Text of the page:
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Jennifer Haugh
Manager, Public and Government Affairs, KS
O: (785) 438-6554 ext. (5306554)
C: (785) 438-0600
jhaugh@AAA-AlliedGroup.com

Shawn Steward
Manager, Public and Government Affairs, KS
O: (316) 681-8333
C: (785) 409-0678
ssteward@aaa-alliedgroup.com

TOPEKA, Kan. (June 1, 2017) – New teen drivers, ages 16-17 years old, are three times more likely than adults to be involved in a deadly crash, according to new research from the AAA Foundation for Traffic Safety. This alarming finding comes as we enter the “100 Deadliest Days,” the period between Memorial Day and Labor Day when the average number of deadly teen driver crashes climbs 15 percent compared to the rest of the year. Over the past five years, more than 1,600 people were killed nationwide in crashes involving inexperienced 16- and 17-year-old teen drivers during this deadly period.

In Kansas Department of Transportation crash data from 2015, the latest information available, 15-19-year-old drivers were involved in 11,348 crashes – more than 31 each day – resulting in 2,732 injuries and 40 fatalities.

 

“Statistics show that teen crashes spike during the summer months because teens are out of school and on the road,” said Dr. David Yang, AAA Foundation for Traffic Safety executive director. “The Foundation’s research found that inexperience paired with greater exposure on the road could create a deadly combination for teen drivers.”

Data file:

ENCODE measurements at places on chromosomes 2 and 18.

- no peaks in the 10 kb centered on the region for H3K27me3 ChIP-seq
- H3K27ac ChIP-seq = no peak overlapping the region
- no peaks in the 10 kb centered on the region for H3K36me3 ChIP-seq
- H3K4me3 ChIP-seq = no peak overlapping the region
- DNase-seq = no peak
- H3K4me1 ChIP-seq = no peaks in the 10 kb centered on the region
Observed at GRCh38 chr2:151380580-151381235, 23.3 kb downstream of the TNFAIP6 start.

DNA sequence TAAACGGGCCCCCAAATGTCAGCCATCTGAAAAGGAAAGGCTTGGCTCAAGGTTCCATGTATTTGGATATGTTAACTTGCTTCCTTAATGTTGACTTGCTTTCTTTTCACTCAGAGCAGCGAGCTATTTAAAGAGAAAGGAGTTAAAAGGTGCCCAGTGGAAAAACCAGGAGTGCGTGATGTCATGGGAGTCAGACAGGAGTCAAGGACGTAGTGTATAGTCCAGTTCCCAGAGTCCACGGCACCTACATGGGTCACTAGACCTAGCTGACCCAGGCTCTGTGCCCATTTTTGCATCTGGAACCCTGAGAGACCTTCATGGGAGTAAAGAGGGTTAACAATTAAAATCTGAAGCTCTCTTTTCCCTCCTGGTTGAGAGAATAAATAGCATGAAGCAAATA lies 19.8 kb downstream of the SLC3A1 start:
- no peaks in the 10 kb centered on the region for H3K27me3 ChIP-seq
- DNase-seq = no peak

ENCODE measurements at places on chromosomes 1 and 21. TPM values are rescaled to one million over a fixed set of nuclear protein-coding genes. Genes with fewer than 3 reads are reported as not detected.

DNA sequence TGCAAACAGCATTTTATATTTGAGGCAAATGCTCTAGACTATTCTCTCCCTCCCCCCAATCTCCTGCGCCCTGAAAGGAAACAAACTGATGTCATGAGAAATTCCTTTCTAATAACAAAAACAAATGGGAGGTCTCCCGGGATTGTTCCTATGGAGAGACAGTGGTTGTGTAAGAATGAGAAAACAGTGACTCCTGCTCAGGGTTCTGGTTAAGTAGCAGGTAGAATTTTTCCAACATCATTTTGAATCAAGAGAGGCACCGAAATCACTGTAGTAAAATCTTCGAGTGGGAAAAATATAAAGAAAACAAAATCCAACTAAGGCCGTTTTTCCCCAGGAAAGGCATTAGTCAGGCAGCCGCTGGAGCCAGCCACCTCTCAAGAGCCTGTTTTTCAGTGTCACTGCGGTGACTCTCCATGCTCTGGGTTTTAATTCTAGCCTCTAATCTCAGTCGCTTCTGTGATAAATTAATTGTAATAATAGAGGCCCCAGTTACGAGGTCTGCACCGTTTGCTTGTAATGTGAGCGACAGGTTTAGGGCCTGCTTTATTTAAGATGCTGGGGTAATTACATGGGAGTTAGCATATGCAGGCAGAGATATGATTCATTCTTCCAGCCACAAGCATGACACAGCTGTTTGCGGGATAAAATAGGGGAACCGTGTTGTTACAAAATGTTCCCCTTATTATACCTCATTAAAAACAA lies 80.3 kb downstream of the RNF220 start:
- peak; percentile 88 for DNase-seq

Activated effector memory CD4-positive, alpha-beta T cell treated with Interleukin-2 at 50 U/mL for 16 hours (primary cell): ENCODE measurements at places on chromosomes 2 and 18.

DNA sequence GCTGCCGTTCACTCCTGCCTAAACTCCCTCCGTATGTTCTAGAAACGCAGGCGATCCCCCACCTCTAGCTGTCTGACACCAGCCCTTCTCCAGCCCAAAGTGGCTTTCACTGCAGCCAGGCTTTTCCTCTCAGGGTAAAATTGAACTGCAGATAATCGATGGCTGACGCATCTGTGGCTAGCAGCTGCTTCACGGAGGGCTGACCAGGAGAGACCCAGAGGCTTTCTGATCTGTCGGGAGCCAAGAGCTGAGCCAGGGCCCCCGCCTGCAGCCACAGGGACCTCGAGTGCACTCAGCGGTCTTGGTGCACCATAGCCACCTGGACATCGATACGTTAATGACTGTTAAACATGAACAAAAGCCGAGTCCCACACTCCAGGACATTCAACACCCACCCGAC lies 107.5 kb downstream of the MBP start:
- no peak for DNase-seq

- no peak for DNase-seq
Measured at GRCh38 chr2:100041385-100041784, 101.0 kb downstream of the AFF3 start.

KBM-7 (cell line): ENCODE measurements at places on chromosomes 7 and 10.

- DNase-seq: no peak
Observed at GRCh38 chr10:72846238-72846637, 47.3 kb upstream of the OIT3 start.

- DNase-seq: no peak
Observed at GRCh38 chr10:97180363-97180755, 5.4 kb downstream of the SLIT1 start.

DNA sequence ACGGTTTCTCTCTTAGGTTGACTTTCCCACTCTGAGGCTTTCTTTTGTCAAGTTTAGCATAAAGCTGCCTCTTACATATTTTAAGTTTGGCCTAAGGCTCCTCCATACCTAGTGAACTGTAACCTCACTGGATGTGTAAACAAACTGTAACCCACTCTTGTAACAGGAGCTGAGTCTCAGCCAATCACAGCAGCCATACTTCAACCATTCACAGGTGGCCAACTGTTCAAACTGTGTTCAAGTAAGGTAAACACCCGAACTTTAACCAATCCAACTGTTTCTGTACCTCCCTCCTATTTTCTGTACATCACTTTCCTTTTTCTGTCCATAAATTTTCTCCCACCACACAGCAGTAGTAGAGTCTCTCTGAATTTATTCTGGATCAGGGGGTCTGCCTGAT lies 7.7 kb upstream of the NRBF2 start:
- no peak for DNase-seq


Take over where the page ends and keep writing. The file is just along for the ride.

The AAA Foundation for Traffic Safety’s latest study, Rates of Motor Vehicle Crashes, Injuries, and Deaths in Relation to Driver Age, analyzes crash rates per mile driven for all drivers and found that for every mile on the road, drivers ages 16-17 years old are:

·         3.9 times as likely as drivers 18 and older to be involved in a crash

·         2.6 times as likely as drivers 18 and older to be involved in a fatal crash

·         4.5 times as likely as drivers 30-59 to be involved in a crash

·         3.2 times as likely as drivers 30-59 to be involved in a fatal crash

 

Fatal teen crashes are on the rise. The number of teen drivers involved in fatal crashes increased more than 10 percent from the previous year, according to the National Highway Traffic Safety Administration’s (NHTSA) 2015 crash data, the latest data available. To reverse this alarming trend, AAA urges parents to help reduce the number of deadly crashes on the road by getting more involved and talking to their teens about the dangers of risky behavior behind the wheel.

“Parents are the front line of defense for keeping our roads safer this summer,” said Shawn Steward with AAA Kansas. “It all starts with educating teens about safety on the road and modeling good behavior, like staying off the phone and buckling your safety belt.”

 

Three factors that commonly result in deadly crashes for teen drivers are:

  • Distraction: Distraction plays a role in nearly six out of 10 teen crashes, four times as many as official estimates based on police reports. The top distractions for teens include talking to other passengers in the vehicle and interacting with a smart phone.
  • Not Buckling Up: In 2015, the latest data available, 60 percent of teen drivers killed in a crash were not wearing a safety belt. Teens who buckle up significantly reduce their risk of dying or being seriously injured in a crash.